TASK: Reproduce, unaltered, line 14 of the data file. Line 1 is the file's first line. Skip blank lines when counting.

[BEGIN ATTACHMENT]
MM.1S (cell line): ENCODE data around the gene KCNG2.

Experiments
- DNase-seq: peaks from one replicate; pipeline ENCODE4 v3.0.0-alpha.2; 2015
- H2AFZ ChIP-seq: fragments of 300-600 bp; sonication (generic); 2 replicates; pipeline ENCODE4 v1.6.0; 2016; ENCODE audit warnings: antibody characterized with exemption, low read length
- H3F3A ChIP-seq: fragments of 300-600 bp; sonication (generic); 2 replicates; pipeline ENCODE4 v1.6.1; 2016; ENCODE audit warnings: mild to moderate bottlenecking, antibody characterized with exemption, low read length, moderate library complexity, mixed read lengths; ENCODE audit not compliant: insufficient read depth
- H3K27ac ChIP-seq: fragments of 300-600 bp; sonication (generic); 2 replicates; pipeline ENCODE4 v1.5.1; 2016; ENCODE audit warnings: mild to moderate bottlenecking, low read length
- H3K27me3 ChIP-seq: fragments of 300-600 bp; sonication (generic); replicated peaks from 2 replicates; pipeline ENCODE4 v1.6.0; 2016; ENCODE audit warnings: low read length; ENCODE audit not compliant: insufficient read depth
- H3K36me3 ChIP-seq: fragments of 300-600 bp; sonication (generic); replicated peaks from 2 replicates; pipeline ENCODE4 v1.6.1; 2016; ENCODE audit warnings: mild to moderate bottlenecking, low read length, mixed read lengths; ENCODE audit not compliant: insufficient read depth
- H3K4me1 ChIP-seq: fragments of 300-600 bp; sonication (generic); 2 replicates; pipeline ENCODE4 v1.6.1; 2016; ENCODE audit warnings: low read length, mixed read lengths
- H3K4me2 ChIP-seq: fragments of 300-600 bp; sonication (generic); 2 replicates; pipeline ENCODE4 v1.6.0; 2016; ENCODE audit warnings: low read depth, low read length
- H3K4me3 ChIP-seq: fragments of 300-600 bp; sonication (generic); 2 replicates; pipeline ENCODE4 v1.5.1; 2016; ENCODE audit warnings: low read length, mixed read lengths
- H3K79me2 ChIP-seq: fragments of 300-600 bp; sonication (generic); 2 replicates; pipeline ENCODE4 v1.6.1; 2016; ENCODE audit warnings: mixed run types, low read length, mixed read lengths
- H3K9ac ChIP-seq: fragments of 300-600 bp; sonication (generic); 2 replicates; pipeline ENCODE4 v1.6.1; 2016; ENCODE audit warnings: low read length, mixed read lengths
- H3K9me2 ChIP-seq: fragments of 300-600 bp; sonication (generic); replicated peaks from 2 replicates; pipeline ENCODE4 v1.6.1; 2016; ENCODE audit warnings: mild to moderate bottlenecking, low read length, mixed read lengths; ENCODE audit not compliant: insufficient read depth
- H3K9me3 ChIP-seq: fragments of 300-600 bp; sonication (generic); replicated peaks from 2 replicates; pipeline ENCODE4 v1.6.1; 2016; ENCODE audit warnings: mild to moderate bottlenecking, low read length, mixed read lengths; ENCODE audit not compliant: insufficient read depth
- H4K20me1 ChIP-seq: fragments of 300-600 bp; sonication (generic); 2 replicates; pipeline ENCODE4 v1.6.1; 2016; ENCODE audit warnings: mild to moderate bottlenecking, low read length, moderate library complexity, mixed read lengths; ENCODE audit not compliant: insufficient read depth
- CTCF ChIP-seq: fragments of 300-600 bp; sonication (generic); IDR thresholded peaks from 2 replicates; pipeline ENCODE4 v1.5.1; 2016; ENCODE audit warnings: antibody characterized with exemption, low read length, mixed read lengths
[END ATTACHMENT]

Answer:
- H3K9me2 ChIP-seq: fragments of 300-600 bp; sonication (generic); replicated peaks from 2 replicates; pipeline ENCODE4 v1.6.1; 2016; ENCODE audit warnings: mild to moderate bottlenecking, low read length, mixed read lengths; ENCODE audit not compliant: insufficient read depth